“>Gibe 3 Dam in Ethiopia. Investigations by the CRMU and the similar World Bank Inspection Panel are just about the only way that project-affected people can get recourse for problems caused by Bank-supported big dams and other infrastructure projects. Although we at International Rivers are not directly affected, our request was meant to supplement a claim on the project made by people who will be affected in downstream Kenya by the huge dam. Ethiopian villagers were, we knew, in no position to make a claim against the government-led project. We’d argued with the Bank for over three months that the claim could not be signed by directly affected people as required, because local people fear government retaliation.
Our fears were confirmed last week when, in an unrelated case but in the same region as Gibe 3 is being built, the Ethiopian government revoked the licenses of 42 humanitarian and human rights NGOs. The draconian crackdown is believed to be a reaction to a US State department report on Ethiopia’s human-rights crisis, issued in February.
Confidential sources have explained to us the government’s complex system of self-policing: paid local informants have been established in virtually every community, and many people believe that email and mobile phones are constantly monitored. International groups fear being shut down and forced to leave the country. Locals fear prison or violence if they appear to be speaking out against the government. A culture of fear has developed, causing mass silence in place of mass dissent. The BBC reported in March on how difficult it was to even hire local people to act as translators for their trip to investigate the dam, for fear of retaliation.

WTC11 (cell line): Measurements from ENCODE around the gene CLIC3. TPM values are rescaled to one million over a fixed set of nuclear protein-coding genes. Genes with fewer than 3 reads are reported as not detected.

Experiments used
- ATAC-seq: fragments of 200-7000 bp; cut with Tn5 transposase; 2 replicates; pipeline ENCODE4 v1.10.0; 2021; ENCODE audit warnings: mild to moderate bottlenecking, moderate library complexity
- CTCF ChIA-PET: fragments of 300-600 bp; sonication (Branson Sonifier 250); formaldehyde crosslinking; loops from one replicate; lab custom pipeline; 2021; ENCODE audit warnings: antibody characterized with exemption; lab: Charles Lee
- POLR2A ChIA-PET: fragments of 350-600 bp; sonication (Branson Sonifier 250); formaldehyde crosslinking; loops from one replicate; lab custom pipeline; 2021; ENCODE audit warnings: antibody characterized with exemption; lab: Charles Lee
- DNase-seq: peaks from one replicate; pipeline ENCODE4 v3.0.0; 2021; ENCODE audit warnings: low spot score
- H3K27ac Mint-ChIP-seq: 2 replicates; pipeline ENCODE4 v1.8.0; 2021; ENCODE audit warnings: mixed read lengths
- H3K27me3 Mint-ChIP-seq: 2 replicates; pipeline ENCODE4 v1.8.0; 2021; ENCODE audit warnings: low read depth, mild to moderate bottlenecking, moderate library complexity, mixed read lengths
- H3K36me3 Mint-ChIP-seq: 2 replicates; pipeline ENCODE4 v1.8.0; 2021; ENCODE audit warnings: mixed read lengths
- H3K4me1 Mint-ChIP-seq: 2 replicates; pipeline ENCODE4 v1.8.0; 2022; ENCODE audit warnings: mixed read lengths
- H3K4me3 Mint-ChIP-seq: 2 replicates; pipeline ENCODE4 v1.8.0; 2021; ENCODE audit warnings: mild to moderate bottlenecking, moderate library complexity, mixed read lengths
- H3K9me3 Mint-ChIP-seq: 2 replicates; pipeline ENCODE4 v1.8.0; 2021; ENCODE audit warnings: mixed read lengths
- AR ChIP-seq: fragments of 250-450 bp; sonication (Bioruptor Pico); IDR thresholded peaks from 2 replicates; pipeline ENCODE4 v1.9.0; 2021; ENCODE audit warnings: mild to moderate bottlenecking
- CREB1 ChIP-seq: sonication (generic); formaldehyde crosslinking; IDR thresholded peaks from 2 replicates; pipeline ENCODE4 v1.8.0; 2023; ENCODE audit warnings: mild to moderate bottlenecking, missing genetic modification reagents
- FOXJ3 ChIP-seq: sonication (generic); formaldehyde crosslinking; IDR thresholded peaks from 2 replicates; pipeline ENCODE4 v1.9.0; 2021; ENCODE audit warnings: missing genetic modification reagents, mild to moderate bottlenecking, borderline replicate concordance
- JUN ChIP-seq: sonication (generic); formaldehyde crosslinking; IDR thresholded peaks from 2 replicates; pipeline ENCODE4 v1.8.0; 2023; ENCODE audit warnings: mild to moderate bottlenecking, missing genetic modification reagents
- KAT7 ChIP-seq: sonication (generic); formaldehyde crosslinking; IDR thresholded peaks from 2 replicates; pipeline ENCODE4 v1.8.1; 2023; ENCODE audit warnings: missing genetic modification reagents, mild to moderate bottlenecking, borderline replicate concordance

The crackdown is expected to get worse in the lead-up to the April 2010 elections. New laws regulating charities and another ostensibly to prevent terrorism but which gives the government broad powers to lock up almost anyone (including journalists) are making it very difficult to express opinions or ask tough questions in Ethiopia.
International Rivers has long documented the undemocratic and unfair planning of large dams in many parts of the world. But Ethiopia’s approach to this controversial issue borders on the repressive. The government is planning Africa’s biggest dam-building boom, and building some very pricey dams with massive social and ecological footprints. What little space for public debate on these expensive and often destructive projects appears to be shrinking by the day. Can Ethiopia find its best path to peace, prosperity and sustainable development if it stifles participation and critical voices, and rejects accountability?